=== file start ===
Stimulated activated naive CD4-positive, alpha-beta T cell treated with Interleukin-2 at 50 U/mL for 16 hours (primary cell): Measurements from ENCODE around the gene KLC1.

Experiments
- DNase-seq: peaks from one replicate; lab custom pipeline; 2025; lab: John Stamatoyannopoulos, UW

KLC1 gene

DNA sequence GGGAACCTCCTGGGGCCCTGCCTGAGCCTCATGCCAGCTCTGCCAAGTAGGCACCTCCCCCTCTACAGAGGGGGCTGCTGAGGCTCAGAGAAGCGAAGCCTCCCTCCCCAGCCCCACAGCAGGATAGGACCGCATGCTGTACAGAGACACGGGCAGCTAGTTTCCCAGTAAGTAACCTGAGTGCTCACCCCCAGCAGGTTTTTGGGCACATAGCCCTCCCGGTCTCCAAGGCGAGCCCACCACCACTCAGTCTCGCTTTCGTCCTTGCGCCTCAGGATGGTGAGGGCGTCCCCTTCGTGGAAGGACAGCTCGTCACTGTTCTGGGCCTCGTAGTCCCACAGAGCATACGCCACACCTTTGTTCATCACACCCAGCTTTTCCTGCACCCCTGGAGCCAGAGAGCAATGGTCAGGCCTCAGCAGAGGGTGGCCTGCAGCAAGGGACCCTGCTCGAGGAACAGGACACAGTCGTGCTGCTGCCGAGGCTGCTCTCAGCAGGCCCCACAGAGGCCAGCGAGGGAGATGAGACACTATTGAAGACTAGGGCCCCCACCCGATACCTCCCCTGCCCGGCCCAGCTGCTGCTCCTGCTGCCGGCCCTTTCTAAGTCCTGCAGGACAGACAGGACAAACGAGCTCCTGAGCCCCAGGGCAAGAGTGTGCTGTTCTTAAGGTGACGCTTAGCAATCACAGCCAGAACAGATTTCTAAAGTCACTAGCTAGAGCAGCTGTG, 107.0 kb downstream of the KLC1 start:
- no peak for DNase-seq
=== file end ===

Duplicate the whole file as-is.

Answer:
Stimulated activated naive CD4-positive, alpha-beta T cell treated with Interleukin-2 at 50 U/mL for 16 hours (primary cell): Measurements from ENCODE around the gene KLC1.

Experiments
- DNase-seq: peaks from one replicate; lab custom pipeline; 2025; lab: John Stamatoyannopoulos, UW

KLC1 gene

DNA sequence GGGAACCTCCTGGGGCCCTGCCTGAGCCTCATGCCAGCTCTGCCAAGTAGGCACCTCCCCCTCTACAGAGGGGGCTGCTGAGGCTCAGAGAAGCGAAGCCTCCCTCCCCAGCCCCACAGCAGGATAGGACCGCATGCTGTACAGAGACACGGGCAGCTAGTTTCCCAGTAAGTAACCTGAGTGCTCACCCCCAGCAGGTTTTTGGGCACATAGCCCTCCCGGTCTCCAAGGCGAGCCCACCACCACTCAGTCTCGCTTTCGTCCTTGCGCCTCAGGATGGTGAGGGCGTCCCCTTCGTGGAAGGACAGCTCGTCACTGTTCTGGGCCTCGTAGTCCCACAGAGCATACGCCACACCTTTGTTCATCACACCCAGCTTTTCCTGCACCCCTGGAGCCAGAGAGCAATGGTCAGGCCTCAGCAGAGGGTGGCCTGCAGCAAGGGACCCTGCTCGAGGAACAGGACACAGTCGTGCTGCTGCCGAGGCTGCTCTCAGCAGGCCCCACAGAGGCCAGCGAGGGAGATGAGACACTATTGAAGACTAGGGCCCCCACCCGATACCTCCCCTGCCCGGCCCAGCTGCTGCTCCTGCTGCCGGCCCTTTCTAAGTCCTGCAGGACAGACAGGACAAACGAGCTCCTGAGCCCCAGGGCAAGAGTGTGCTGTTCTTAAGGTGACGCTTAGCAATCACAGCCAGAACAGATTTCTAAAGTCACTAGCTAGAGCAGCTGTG, 107.0 kb downstream of the KLC1 start:
- no peak for DNase-seq